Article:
International Markets: London - The two-speed economy
Sunday 01 February 1998
The Bank of England's monthly policy meeting - no change on rates is expected - and domestic economic reports are likely to be outweighed by events elsewhere, particularly the US. Reports are expected to confirm that the UK now has a two-speed economy, with manufacturing slowing while services continue to grow.
Among the reports due this week are narrow money supply growth, purchasing managers' surveys on manufacturing and service industries, a survey of retail sales and figures for industrial and manufacturing production.
With little sign of an economic slowdown, gilts are likely to underperform next week. The benchmark 10-year UK government yield fell 4 basis points on Friday to 6.04 per cent.
Concern that the full impact of Asia's economic crisis hasn't yet been felt on corporate earnings in the US and Europe may also weigh on stocks. Last week the FT-SE 100 index rose 277.1 points, or 5.3 per cent, to a record 5458.5, bolstered by gains in banks, take-over speculation and oil stocks as crude prices rallied.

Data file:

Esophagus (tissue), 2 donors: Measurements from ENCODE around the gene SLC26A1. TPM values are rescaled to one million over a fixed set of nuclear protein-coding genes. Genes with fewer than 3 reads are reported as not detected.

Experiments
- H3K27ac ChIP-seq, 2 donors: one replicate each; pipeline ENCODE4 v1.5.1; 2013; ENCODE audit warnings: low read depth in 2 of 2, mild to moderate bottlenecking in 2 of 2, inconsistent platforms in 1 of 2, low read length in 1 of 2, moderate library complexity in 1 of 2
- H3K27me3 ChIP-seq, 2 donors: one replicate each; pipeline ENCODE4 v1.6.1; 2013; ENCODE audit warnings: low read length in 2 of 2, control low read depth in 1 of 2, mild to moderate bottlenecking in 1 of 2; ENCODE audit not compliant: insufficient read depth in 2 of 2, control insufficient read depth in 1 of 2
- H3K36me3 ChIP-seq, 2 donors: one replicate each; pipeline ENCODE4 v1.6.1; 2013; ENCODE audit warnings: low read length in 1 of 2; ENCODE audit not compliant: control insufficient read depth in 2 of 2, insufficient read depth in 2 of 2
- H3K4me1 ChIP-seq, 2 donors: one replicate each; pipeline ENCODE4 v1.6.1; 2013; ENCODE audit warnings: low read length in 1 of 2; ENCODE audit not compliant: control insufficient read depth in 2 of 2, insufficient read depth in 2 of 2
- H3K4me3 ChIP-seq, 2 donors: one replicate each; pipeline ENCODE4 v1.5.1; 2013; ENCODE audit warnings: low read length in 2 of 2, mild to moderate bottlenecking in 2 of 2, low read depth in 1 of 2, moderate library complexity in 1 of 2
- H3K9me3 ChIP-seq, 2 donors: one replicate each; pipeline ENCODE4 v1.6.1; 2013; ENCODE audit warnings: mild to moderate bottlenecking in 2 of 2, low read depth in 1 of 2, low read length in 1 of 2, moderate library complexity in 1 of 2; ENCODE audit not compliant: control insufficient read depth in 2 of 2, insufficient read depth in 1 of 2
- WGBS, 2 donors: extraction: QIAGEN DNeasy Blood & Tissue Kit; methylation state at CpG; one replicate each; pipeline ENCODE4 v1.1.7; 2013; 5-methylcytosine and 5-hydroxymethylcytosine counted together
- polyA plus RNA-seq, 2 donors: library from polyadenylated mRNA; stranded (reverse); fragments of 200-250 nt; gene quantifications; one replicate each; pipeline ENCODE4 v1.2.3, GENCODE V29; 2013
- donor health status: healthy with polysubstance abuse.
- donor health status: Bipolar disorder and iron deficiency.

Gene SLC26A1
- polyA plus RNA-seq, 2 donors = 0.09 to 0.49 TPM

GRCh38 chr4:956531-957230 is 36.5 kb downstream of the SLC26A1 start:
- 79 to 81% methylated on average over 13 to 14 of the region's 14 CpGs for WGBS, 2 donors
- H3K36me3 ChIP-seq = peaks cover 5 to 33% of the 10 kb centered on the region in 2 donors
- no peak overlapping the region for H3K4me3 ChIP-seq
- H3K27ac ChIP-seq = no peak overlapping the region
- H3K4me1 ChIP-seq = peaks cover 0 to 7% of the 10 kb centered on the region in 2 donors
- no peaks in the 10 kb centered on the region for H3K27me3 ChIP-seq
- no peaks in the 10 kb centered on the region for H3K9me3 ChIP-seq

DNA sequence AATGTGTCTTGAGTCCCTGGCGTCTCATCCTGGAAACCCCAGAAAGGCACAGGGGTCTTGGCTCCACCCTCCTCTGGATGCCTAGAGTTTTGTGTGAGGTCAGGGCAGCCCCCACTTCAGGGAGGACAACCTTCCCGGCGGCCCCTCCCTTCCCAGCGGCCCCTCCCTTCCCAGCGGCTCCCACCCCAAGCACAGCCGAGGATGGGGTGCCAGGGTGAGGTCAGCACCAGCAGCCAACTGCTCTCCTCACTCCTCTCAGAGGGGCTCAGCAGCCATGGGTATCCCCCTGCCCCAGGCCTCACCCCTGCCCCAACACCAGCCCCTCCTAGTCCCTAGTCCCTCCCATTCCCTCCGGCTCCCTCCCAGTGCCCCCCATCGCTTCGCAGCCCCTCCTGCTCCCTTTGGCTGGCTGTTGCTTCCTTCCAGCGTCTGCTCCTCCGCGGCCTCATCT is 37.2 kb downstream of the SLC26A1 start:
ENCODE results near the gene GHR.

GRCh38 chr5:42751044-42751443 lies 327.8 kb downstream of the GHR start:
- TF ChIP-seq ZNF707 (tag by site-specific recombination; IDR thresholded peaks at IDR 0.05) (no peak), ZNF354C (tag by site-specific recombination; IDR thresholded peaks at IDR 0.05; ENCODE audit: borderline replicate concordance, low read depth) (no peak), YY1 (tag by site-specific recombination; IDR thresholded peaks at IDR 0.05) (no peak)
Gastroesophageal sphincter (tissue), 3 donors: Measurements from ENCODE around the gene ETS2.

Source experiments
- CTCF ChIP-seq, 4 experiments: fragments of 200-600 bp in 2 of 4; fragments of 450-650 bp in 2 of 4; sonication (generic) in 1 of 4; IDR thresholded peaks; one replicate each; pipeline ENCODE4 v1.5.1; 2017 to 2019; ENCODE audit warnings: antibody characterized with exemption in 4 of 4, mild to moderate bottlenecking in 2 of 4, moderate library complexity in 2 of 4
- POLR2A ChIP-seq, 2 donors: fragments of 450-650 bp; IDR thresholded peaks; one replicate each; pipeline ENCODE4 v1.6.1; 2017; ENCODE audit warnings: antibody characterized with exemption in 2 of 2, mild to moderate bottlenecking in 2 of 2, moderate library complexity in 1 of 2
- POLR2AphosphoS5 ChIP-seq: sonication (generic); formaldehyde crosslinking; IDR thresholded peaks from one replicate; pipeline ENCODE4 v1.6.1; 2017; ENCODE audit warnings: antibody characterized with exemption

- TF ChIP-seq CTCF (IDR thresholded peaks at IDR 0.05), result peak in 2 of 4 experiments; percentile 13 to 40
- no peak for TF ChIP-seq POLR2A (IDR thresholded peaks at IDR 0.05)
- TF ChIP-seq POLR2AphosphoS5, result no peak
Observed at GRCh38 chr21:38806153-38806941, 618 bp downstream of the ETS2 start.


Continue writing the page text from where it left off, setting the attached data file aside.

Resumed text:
The oil-integrated index rose 9.1 per cent over the week, with BP up 10.9 per cent and Shell Transport & Trading up 7.4 per cent. Brent crude for March delivery rose 8 per cent to $15.94 a barrel over the week on fears that the US is poised to launch a military strike against Iraq.
Still, oil stocks may not extend recent gains. "Oil companies could see a dramatic reversal in their performance," said Savvas Savouri, a strategist at Credit Lyonnais Laing.
Investors will be looking to the Bank of England's monetary policy committee on Tuesday and Wednesday to see if interest rates rise for a sixth time in 12 months. An announcement is expected at noon on Wednesday.
Bank governor Eddie George said on Wednesday that recent indications showed growth "may indeed already have begun to slow down [but] the crucial question is: will the slowdown come soon enough, and be sufficient, to avoid the emergence of inflationary pressures."
Manufacturing stocks may decline as the strong pound impacts foreign sales and profits.
"Across the general manufacturers sector we'll see a wholesale downgrading," Mr Savouri said. He named Blue Circle and Hepworth as companies which may suffer.
Banks and insurance companies may help offset declines elsewhere, chiefly on take-over speculation. The FT-SE Life Insurance index was up 9.2 per cent last week, and the Banks, Retail index was up 9.7 per cent.
Reporting profits next week are BSkyB on Tuesday and ICI on Thursday. J Sainsbury issues a trading statement on Friday.
Copyright: IOS & Bloomberg
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